• 5. Results: primary and secondary outcomes, adverse events, and follow-up.
2.3.3.3 Assessment of bias in the included studies

Two reviewers will independently use the “Risk of Bias” tool - Cochrane Handbook for Systematic Reviews of Interventions V.5.3.5 to conduct quality assessment. Quality will be assessed using the following methods: random sequence generation, random allocation concealment, blind execution methods, result evaluators, results data integrity, selective results reporting, and other biases. Each item will be rated as high risk bias, low risk bias, and uncertain bias. When there is any disagreement, it will be resolved through discussion or consultation with the 3rd author.

2.3.3.4 Measures of treatment effect

The continuous data will be expressed as mean difference (MD) or standard mean difference (SMD) with 95% confidence intervals (CIs), and the dichotomous outcomes will be estimated by the risk ratio (RR) with 95% CIs.

2.3.3.5 Dealing with missing data

If the required data is unclear or not reported in the clinical paper, the reviewer will contact the 1st author or corresponding author of the study by phone, email, or mail to collect the missing data in the data collection form.

2.3.3.6 Assessment of heterogeneity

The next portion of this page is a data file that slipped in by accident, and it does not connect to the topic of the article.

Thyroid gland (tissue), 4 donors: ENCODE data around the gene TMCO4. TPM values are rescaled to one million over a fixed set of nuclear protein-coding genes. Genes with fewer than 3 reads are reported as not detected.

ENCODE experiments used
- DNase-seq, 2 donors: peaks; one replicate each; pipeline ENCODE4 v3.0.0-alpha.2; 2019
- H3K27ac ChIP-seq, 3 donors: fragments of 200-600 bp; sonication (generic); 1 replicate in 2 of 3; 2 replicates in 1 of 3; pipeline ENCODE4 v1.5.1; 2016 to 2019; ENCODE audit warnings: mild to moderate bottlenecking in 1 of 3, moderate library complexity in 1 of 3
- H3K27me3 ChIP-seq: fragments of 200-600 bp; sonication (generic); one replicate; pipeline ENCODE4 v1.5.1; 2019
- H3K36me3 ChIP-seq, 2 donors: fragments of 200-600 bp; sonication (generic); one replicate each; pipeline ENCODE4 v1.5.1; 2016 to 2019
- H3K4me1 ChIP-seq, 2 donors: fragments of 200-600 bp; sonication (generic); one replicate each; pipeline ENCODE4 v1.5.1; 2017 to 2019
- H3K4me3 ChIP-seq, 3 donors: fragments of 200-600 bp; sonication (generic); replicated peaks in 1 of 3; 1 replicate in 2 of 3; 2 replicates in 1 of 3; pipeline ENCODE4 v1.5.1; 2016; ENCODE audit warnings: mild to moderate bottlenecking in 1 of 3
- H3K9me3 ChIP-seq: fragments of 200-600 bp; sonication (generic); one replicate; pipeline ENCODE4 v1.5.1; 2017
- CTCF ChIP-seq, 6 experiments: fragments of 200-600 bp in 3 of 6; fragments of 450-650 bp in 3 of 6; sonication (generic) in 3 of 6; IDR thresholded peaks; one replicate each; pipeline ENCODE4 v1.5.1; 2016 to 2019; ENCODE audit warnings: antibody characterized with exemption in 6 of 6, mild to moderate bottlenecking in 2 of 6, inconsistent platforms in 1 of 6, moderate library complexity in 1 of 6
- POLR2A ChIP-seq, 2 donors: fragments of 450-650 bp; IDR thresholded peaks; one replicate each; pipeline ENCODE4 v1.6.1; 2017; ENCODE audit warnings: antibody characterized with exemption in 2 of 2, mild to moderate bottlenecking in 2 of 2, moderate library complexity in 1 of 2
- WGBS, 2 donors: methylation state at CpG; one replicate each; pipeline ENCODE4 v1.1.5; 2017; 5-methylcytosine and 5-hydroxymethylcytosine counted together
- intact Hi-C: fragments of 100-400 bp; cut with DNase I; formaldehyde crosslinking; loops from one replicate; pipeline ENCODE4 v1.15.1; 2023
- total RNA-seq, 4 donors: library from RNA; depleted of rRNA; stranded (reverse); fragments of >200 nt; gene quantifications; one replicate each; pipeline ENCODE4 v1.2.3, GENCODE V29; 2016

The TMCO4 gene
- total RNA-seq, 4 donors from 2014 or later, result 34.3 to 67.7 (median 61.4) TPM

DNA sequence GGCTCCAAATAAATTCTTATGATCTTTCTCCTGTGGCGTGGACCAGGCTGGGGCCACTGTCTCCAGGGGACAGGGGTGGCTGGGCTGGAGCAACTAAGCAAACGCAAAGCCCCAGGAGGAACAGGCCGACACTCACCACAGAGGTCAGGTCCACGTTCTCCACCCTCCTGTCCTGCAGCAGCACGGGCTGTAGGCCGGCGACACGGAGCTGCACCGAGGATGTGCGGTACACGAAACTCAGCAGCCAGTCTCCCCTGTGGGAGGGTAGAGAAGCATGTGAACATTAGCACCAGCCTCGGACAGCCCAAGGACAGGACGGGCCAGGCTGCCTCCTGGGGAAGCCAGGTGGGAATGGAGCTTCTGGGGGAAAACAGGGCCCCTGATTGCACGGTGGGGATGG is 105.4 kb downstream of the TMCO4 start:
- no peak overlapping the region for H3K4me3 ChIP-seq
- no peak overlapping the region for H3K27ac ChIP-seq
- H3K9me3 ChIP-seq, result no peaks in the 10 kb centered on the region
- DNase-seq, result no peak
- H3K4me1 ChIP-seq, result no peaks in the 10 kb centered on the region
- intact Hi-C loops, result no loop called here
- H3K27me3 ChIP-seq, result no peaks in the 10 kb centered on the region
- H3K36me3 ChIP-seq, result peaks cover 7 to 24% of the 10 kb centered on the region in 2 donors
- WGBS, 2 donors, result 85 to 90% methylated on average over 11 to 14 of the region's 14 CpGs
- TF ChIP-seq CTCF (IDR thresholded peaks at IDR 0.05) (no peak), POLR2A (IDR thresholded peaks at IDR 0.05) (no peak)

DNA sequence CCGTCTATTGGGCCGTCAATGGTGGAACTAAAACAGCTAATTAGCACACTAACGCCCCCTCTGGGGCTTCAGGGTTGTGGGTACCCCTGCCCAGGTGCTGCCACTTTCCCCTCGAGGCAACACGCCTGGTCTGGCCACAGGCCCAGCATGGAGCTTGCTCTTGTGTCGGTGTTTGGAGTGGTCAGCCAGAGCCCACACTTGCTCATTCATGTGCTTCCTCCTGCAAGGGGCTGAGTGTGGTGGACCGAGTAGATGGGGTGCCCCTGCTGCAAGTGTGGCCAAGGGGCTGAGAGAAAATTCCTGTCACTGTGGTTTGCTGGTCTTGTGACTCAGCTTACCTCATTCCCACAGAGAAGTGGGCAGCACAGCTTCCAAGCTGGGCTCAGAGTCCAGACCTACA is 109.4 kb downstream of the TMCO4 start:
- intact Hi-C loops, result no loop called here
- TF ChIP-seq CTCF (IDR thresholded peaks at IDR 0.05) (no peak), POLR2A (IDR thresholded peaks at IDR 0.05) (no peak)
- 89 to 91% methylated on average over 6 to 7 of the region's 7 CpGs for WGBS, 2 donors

The heterogeneity of the included studies will be analyzed by Chi-squared test (a = 0.1), the value of which is determined by I2. I2 < 50% will be considered to contain small heterogeneity of included studies, while I2 > 50% will be considered to have greater heterogeneity. We will select subgroup analysis and sensitivity analysis to detect sources of possible clinical or methodologic heterogeneity.

2.3.3.7 Assessment of reporting bias

When more than 10 studies are included, a funnel plot will be used to detect report bias.

2.3.3.8 Data synthesis

Data analysis and synthesis will be performed using RevMan V.5.3.5. Continuous data are expressed as MD/SMD, 95% CIs, and the results of the 2 classifications are expressed as RR, 95% CIs. When I2 < 50%, the fixed effect model is used for analysis; when I2 > 50%, the random effect model is selected. When significant clinical heterogeneity is observed, researchers can turn to subgroup or sensitivity analysis, or just descriptive analysis. α = 0.05 was used to evaluate the meta-analysis.

2.3.3.9 Subgroup analysis

Subgroup analyses will be performed according to different interventions, control measures, and outcome indicators. Adverse reactions will be assessed and tabulated by descriptive techniques. (The number of studies is >10.)

2.3.3.10 Sensitivity analysis

If sufficient studies are included, we will conduct a sensitivity analysis to test the robustness and reliability of the results. Sensitivity analysis focuses on the characteristics or types of research, such as methodologic quality, and examines the effects of overall outcomes by excluding certain low-quality studies or nonblind studies.